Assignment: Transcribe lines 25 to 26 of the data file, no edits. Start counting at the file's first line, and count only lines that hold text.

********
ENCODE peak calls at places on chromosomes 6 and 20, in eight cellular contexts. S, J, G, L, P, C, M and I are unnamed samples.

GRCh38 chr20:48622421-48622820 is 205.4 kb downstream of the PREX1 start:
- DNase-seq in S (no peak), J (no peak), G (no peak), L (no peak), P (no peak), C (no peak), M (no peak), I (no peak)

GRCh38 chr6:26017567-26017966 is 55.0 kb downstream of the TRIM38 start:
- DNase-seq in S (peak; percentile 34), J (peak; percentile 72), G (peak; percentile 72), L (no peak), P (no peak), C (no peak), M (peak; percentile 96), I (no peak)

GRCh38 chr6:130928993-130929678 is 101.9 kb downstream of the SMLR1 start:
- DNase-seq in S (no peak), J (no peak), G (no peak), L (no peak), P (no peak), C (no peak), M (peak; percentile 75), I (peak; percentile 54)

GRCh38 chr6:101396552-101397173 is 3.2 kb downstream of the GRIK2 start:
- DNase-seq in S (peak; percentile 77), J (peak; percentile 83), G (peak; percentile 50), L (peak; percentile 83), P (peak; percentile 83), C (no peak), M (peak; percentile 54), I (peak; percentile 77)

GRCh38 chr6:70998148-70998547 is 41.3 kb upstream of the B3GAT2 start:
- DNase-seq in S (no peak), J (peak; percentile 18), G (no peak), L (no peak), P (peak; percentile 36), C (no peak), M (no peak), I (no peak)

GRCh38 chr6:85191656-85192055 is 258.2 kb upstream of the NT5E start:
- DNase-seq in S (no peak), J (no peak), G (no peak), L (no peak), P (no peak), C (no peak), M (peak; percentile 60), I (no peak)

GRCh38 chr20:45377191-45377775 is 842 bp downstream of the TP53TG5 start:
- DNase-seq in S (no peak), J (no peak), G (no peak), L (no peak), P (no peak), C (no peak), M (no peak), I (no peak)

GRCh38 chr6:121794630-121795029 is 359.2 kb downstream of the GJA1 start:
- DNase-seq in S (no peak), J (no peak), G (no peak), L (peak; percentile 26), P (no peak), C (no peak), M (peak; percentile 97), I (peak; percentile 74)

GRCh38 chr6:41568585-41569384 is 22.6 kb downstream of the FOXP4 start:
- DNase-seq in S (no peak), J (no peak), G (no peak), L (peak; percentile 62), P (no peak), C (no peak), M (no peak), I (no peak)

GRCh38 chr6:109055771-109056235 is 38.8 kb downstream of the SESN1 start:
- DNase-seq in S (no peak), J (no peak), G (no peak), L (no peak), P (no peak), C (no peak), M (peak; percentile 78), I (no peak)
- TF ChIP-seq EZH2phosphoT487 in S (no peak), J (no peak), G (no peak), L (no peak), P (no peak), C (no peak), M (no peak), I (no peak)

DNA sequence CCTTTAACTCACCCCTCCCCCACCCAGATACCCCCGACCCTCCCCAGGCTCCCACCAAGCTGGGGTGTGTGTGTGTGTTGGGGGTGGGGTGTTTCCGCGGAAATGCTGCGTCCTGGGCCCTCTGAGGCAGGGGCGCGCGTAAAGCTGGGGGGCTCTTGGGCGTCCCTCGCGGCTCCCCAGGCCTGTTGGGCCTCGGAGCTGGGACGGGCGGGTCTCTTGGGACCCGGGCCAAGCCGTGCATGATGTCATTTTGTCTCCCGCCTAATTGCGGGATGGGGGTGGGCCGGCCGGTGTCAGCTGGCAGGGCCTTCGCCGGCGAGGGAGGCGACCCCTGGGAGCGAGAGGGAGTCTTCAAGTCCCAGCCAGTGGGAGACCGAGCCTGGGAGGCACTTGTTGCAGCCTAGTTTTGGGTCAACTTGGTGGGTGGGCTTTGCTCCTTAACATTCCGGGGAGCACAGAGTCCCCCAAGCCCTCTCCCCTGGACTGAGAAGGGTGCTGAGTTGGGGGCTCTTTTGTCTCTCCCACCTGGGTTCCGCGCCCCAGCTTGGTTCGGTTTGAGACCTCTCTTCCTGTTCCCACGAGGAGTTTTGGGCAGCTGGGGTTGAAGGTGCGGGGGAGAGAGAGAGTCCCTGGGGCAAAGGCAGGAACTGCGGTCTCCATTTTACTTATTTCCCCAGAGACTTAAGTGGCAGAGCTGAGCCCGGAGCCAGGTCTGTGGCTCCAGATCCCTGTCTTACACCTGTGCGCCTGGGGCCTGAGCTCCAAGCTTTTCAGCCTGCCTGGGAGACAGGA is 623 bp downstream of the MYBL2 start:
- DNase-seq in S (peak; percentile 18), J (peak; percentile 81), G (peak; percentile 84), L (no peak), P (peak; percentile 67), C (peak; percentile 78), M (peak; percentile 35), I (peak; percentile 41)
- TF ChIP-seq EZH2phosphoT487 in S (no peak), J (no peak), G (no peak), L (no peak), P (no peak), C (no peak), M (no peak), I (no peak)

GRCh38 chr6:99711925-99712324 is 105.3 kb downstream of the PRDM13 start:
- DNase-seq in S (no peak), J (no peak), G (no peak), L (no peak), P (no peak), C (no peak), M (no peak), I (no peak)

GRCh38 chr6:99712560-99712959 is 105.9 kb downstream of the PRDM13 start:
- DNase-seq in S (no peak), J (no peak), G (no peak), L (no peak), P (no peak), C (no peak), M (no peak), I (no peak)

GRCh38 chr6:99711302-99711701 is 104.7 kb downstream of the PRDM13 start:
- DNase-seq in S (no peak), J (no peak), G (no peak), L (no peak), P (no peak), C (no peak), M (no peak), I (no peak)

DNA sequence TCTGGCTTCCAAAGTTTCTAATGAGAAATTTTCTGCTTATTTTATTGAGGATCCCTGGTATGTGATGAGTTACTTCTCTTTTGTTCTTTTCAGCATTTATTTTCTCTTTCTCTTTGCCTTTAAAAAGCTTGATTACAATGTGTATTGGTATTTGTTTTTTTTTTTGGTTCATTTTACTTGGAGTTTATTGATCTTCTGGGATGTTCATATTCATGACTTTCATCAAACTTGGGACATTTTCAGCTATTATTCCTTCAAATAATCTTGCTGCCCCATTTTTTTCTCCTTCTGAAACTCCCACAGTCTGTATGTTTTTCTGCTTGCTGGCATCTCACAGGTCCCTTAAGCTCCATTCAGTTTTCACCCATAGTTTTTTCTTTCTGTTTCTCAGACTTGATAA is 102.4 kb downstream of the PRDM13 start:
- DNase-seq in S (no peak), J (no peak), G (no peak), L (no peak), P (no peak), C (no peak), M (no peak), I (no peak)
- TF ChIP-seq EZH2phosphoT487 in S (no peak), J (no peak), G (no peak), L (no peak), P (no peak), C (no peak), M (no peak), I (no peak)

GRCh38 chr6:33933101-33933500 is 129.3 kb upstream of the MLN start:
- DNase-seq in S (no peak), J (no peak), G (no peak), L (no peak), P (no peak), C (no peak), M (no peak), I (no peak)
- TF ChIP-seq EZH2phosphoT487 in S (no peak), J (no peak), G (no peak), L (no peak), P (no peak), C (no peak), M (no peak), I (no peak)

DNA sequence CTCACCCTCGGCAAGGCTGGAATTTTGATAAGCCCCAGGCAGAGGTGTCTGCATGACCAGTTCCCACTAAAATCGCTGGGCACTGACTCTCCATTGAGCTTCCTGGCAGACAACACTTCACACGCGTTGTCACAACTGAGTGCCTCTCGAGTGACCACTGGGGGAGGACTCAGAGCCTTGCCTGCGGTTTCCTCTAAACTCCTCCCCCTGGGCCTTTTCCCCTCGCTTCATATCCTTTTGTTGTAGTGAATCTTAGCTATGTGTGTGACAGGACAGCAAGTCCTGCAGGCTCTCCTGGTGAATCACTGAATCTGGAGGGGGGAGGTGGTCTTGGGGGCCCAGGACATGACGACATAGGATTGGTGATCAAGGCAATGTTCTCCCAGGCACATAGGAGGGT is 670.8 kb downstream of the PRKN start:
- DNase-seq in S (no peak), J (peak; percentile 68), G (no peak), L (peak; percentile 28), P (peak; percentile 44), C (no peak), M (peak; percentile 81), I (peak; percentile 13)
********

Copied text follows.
- TF ChIP-seq EZH2phosphoT487 in S (no peak), J (no peak), G (no peak), L (no peak), P (no peak), C (no peak), M (no peak), I (no peak)

GRCh38 chr6:99711925-99712324 is 105.3 kb downstream of the PRDM13 start: